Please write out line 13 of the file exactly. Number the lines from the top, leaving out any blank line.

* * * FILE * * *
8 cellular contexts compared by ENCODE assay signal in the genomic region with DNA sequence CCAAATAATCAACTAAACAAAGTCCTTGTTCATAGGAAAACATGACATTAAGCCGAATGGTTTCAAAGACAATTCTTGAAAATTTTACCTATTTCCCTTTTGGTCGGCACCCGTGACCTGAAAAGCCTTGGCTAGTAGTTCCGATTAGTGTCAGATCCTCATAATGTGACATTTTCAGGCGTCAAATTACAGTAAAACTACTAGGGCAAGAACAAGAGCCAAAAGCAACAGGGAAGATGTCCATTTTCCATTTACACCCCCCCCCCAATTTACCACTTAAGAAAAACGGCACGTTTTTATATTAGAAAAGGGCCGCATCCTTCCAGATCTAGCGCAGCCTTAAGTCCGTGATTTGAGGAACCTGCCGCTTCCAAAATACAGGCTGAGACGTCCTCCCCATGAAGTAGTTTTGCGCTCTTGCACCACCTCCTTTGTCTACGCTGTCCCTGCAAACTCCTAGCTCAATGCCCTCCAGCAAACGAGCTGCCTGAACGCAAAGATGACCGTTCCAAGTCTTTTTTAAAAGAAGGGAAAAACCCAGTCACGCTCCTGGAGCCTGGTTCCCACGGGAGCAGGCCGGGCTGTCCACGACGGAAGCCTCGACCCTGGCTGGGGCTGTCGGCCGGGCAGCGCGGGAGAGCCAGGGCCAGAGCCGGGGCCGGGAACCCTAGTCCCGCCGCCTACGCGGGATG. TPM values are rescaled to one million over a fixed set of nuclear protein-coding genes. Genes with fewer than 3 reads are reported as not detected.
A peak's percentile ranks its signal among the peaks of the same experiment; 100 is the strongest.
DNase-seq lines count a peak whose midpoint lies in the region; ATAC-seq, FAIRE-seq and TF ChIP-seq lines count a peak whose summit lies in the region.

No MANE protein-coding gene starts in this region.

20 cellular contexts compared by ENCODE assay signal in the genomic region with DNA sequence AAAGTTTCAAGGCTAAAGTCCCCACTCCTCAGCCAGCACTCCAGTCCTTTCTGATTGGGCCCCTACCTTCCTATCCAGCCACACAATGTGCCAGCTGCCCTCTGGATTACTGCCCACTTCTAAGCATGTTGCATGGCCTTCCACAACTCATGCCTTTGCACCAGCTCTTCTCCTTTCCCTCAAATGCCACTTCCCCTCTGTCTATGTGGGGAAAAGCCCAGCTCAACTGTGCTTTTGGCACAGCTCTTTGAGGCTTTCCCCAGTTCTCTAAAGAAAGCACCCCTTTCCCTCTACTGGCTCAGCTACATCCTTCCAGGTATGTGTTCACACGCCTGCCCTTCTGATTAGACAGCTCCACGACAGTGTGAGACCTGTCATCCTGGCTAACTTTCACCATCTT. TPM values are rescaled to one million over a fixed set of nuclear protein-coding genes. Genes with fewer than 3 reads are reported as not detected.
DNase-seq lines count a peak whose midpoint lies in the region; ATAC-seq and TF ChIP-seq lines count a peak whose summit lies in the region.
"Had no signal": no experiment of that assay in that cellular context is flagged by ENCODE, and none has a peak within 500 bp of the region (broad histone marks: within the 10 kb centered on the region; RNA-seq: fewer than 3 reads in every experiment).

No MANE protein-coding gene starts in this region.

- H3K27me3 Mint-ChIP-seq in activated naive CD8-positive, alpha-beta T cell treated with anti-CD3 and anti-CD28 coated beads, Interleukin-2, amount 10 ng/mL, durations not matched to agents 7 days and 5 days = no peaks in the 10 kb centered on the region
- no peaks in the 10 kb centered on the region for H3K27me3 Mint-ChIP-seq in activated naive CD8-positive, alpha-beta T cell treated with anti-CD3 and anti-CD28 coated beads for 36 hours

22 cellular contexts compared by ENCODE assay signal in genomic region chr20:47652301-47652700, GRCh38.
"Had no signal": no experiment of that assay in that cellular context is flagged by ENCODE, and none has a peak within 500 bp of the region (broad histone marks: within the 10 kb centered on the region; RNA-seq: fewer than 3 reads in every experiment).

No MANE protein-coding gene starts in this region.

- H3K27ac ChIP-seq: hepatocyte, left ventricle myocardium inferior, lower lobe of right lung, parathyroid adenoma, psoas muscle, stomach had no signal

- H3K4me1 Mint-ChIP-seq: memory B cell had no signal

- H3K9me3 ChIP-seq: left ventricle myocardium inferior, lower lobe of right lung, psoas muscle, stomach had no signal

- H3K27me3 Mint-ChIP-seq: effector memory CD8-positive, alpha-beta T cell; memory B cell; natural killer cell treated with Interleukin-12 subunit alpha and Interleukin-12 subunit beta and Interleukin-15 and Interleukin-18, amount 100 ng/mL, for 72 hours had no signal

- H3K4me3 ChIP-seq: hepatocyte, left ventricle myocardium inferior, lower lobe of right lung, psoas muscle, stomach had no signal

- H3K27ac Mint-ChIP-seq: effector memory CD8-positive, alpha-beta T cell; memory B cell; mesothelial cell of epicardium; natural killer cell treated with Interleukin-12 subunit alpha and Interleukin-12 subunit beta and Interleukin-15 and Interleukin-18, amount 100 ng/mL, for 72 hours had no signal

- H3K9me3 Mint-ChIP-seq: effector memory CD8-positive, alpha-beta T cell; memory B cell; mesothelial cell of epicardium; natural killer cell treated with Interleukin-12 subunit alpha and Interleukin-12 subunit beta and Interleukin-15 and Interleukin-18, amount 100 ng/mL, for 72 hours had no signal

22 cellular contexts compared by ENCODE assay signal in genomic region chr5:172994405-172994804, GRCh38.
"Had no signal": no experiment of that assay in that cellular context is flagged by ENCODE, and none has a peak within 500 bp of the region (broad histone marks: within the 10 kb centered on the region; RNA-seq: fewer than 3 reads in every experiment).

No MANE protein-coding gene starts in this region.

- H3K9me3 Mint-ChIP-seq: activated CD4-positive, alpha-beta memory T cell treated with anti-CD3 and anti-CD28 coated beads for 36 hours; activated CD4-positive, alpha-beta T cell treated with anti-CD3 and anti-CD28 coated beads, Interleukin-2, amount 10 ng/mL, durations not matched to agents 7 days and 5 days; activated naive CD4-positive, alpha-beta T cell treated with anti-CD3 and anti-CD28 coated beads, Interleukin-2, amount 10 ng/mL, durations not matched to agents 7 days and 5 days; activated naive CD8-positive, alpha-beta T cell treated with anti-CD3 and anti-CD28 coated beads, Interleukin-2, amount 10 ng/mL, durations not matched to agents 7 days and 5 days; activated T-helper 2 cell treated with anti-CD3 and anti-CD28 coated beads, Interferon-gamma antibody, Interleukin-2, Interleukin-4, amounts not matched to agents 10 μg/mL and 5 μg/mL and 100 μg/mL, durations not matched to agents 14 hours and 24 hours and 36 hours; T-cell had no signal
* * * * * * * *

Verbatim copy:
No MANE protein-coding gene starts in this region.